Last month the Supreme Court published a judgment that ends a long-running debate about how holiday entitlement and pay should be calculated for casual workers.
It is now clear and certain that all workers are entitled to 5.6 weeks’ holiday each year, including those who only work for part of the year. Holiday entitlement for casual workers should not be pro-rated and the approach of calculating holiday pay based on 12.07% of hours worked is wrong.
Charities that have permanent contracts with staff who have no normal hours of work need to review their current practices and consider their options as a priority. Changes may be needed and there could be a risk of claims from staff who have been underpaid.
What was this case about?
The case was Harpur Trust v Brazel. Mrs Brazel was a visiting music teacher at a school run by the Trust. She had a permanent, zero hours contract and was paid an hourly rate for the work she carried out. She worked mainly during term-time and didn’t have fixed working hours or days. The school made three payments to Mrs Brazel at the end of each term to account for holiday pay. The payments were calculated by multiplying the hours she’d worked that term by 12.07% and then multiplying that figure by her hourly rate of pay.
Mrs Brazel brought a claim against the school arguing that this was wrong. She said that a pro-rata approach had no basis in law and that the statutory formula entitled her to more holiday pay.
When the case was first heard in the Employment Tribunal, it was decided that the school had been right to apply a pro rata principle as this avoided a situation where workers who only worked part of the year would end up better off than workers with fixed hours. As the case progressed to the Employment Appeal Tribunal, the Court of Appeal and, ultimately, the Supreme Court, however, the decisions went against the school. The higher courts all concluded that holiday pay should be calculated using the statutory formula, even if that meant that term-time teachers like Mrs Brazel received proportionately more holiday pay than teachers who worked full-time.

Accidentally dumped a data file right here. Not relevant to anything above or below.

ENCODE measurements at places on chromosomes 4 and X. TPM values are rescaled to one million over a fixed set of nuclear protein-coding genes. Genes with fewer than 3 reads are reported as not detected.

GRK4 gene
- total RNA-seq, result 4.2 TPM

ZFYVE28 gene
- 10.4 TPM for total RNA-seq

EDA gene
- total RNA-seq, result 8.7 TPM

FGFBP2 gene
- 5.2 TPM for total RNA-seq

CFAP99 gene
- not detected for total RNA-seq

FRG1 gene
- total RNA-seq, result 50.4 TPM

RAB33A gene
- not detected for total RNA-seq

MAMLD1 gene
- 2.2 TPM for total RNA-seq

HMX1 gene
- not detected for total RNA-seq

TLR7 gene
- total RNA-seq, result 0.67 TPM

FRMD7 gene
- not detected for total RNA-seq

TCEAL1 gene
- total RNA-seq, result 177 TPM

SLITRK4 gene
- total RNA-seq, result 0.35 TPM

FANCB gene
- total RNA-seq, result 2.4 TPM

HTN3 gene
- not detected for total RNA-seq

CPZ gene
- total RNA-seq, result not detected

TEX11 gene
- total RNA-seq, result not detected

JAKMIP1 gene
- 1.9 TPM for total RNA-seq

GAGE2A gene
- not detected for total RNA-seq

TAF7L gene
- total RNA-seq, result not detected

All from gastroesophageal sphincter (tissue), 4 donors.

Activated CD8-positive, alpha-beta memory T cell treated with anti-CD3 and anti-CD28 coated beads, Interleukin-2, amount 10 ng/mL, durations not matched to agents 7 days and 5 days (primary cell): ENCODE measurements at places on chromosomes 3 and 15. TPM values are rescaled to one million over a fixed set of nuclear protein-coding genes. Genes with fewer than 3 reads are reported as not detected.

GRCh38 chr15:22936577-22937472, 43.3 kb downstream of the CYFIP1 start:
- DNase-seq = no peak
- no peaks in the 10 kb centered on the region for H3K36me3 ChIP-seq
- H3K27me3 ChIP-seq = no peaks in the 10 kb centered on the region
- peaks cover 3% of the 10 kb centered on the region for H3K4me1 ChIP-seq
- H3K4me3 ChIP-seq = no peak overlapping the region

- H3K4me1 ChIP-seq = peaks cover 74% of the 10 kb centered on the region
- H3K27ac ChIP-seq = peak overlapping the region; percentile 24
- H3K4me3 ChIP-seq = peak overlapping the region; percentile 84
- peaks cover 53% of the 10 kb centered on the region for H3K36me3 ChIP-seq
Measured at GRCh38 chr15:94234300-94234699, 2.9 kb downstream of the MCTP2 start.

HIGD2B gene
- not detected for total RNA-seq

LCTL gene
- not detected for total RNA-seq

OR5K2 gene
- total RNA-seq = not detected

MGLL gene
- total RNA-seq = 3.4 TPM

The Supreme Court’s decision is final and there is no further course of appeal.
It has been common practice to use the 12.07% formula to calculate holiday pay for staff with variable hours and pay, the logic being that paid holiday is a reward for work done and should accrue in proportion to working time. Now-withdrawn ACAS guidance even recommended this approach.
Following the Supreme Court’s decision, we now know this is wrong – holiday entitlement must not be pro-rated to take account of weeks not worked. Instead, holiday pay for workers with no fixed hours must be calculated based on their average earnings over the last 52 weeks (until April 2020, the requirement was only to look back 12 weeks). Weeks when no work was done are ignored and earlier weeks are then brought into the calculation, going back up to 104 weeks.
Although it might feel unfair, this means that the greater the number of non-working weeks a worker has, the greater their holiday pay will be as a percentage of their annual earnings.
Step by step
Charities should act without delay to assess whether their staff are affected by this decision and, if so, to decide what steps to take. This can be a complex exercise and there are many factors to take into consideration. Careful thought will be needed to assess the impact and risks in each case.
Our specialist charity employment lawyers are on hand to help you:
- Work out who is and isn’t affected – this decision won’t affect all part-time or part-year staff, only those who have no fixed hours of work. It only affects staff engaged on permanent contracts and doesn’t apply to short-term hires or genuinely self-employed contractors.
- Assess potential liability – you’ll need to look back to work out the difference between the holiday pay casual staff have received and the pay they were entitled to. You then need to decide whether to make offers to settle historic underpayments and, if so, how far back to go. Generally, claims can only look back 2 years and a gap of more than 3 months between payments may break the chain of deductions.
- Plan for the future – you need to think about how will you communicate changes in holiday pay calculations to affected staff. Is this an opportunity to review your use of casual contracts? Could you limit the impact of this decision by ensuring that casual staff work regularly?